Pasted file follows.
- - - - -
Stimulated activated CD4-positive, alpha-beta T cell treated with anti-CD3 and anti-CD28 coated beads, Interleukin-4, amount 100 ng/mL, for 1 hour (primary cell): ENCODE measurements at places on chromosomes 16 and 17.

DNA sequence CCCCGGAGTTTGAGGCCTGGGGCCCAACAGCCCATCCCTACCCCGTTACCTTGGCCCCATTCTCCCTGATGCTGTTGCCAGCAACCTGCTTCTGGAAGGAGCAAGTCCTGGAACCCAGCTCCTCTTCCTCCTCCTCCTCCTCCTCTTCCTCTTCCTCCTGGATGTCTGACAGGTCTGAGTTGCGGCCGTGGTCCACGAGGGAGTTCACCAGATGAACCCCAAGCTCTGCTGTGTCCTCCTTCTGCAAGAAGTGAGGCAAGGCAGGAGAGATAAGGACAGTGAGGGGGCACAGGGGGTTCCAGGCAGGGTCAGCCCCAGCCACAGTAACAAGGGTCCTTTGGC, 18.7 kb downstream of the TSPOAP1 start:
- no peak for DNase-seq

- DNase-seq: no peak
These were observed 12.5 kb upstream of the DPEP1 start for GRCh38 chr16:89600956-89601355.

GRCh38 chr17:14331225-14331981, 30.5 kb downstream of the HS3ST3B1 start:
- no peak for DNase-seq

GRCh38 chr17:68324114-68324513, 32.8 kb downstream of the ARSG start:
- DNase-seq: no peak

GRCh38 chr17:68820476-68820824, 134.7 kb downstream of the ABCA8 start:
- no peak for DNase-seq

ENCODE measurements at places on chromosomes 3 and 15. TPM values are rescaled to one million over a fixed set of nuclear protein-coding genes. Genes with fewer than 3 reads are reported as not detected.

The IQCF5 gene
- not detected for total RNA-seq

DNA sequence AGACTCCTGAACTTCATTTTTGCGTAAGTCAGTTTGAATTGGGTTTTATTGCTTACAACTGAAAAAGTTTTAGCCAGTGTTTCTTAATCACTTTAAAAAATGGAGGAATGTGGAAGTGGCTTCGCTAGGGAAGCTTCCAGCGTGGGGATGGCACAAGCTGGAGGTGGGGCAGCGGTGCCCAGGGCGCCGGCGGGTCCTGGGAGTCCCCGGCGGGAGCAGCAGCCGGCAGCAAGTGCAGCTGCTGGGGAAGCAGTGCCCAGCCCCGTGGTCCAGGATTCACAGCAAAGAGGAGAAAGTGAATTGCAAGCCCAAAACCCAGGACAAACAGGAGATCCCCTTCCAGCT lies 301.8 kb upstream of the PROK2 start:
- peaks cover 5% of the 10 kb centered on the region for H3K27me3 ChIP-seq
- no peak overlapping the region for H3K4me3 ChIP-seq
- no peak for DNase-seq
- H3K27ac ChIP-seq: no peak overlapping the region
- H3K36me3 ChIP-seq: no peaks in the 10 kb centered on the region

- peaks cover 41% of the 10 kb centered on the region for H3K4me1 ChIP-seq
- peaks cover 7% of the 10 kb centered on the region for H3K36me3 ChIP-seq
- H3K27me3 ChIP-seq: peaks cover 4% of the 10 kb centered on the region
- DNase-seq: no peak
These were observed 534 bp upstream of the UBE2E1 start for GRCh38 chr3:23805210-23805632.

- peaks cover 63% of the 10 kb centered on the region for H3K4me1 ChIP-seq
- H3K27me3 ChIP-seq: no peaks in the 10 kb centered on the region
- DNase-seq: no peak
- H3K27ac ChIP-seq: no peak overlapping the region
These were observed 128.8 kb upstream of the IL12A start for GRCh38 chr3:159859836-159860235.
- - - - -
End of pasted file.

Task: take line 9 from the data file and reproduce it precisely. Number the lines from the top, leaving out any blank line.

- DNase-seq: no peak